Power States :- A power state indicates the level of power consumption—and thus the extent of computing activity—by the system or by a single device. The power manager sets the power state of the system as a whole. Device drivers set the power state of their individual devices.

The ACPI specification defines two sets of discrete power states: system power states and device power states. System power states are named Sx, where x is a state number between 0 and 5. Device power states are named Dx, where x is a state number between 0 and 3. The state number is inversely related to power consumption: higher numbered states use less power. States S0 and D0 are the highest-powered, most functional, fully on states. States S5 and D3 are the lowest-powered states and have the longest wake-up latency.

A component, or subdevice, is a functional hardware unit in a device that can be turned on or switched to a low-power state independently of the other components in the same device. For example, an audio device might have separate components for playback and recording whose power states can be managed independently of each other.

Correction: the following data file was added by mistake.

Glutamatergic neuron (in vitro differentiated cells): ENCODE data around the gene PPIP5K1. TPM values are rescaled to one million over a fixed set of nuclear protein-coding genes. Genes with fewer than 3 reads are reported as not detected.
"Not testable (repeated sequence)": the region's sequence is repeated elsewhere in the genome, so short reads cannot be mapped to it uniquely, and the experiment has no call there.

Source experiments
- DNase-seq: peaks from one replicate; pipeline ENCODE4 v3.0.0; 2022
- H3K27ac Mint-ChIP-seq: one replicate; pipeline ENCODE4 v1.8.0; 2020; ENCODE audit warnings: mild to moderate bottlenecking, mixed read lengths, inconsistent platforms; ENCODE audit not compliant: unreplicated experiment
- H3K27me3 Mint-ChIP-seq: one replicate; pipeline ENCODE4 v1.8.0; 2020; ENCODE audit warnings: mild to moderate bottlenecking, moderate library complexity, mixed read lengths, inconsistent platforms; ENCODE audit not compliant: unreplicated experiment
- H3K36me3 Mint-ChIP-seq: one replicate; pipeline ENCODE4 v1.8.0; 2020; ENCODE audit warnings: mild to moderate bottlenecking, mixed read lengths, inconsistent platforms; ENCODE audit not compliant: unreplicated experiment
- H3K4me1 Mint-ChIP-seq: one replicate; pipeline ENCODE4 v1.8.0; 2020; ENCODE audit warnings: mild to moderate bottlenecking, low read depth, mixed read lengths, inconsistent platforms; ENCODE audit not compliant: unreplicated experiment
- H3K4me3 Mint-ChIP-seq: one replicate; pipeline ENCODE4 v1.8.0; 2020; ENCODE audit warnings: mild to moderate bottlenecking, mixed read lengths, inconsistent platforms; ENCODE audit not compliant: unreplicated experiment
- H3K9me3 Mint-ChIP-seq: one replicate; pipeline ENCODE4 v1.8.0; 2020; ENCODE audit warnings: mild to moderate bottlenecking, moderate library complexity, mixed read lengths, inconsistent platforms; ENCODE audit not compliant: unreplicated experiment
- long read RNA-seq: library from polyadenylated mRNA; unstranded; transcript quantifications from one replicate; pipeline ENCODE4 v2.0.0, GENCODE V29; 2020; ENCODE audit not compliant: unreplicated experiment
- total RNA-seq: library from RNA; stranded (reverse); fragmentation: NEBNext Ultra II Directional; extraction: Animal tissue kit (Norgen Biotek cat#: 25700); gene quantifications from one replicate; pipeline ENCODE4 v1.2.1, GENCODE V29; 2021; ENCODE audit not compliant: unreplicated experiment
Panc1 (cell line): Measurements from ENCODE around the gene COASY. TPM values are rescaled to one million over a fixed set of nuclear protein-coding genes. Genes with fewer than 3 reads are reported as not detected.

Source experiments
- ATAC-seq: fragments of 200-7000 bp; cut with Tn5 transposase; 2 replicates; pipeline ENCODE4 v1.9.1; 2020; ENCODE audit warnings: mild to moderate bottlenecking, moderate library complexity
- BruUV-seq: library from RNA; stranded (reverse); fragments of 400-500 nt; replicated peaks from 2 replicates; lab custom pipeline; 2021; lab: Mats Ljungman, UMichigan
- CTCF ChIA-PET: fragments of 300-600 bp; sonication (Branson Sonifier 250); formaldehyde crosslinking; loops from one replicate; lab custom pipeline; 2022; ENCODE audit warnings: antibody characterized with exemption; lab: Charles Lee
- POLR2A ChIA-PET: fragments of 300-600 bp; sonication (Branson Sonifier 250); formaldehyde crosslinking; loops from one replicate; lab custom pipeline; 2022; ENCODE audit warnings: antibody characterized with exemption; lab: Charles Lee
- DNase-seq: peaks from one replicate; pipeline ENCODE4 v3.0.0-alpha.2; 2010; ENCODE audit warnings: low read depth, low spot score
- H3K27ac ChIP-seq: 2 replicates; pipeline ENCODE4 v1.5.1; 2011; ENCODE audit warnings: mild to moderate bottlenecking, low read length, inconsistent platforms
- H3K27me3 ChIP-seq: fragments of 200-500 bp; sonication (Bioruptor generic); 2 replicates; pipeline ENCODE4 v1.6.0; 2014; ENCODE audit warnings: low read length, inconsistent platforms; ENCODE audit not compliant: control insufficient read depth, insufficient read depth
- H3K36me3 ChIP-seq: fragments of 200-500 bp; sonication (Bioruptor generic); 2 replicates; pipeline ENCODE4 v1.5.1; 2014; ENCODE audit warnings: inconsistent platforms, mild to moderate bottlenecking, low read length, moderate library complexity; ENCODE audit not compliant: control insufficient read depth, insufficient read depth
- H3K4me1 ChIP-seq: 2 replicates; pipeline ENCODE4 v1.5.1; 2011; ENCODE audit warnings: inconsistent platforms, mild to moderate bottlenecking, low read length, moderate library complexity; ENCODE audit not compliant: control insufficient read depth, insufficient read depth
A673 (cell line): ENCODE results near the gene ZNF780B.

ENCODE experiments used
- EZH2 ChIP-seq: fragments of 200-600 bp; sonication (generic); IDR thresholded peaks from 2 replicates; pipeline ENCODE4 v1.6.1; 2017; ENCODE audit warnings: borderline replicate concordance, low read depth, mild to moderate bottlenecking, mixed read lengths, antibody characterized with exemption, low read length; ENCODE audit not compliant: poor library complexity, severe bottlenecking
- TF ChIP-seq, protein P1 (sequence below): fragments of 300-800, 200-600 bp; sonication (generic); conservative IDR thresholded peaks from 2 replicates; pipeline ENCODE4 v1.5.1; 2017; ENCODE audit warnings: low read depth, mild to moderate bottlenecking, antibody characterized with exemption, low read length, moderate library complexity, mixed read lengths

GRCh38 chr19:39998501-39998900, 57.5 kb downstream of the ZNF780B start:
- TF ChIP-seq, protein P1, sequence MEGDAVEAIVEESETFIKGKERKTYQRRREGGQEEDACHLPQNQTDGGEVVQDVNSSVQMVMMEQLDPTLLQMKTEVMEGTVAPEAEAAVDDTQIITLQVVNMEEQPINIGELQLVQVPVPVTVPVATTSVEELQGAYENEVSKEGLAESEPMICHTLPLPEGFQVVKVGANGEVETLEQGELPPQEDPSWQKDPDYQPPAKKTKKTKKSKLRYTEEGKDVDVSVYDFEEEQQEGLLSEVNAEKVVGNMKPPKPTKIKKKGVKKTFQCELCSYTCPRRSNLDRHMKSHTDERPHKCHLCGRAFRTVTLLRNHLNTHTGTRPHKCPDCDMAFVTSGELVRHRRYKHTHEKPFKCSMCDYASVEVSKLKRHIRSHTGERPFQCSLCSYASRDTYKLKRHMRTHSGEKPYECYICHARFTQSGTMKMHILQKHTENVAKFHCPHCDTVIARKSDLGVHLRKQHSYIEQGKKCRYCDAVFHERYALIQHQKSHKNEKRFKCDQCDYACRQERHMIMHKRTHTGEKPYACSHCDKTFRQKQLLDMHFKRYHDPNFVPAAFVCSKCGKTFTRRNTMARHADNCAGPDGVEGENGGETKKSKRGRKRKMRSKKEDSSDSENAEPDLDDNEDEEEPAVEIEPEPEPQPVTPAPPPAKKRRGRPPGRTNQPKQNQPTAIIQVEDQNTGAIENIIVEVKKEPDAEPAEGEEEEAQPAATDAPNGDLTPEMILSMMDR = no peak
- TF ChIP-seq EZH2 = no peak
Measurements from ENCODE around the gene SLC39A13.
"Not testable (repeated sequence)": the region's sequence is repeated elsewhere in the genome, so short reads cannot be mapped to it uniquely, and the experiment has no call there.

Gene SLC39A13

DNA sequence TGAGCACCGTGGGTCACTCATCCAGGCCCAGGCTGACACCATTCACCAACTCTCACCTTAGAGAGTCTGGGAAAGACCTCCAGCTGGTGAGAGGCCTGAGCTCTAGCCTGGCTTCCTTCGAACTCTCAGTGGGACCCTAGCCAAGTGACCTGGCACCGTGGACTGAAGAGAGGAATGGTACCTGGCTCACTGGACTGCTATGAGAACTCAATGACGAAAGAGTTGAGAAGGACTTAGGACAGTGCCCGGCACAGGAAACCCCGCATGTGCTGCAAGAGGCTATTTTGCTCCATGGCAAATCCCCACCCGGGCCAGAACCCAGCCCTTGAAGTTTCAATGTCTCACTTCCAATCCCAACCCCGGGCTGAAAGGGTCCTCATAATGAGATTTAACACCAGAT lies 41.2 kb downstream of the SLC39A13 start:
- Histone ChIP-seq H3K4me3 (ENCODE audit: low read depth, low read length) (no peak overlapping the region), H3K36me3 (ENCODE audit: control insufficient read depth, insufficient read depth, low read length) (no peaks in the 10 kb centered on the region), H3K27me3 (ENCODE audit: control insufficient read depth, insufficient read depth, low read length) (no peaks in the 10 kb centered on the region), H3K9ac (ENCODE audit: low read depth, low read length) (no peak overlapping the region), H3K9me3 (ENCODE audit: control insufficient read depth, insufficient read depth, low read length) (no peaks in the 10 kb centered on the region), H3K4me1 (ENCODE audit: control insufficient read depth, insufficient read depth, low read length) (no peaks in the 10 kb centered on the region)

Power management framework (PoFx) supports power and clock management at the component (or subdevice) level. A device driver registers with PoFx to independently manage power usage in the individual components in a device. PoFx provides the fine-grained control necessary to extend the time that a Windows portable computer, tablet, phone, or other mobile device can run on a battery charge. 

A KMDF driver can define multiple logical components within a single device, each of which can be independently power managed. For example, a function driver might define a unique set of functional power states for each logical component of a device. Similar to device and system power states, F0 indicates that the component is fully on, while optional states F1, F2, and so on indicate progressively lower power states. 


Sources :- 

  1. Supporting Functional Power States
  2. Overview of the Power Management Framework
  3. Power States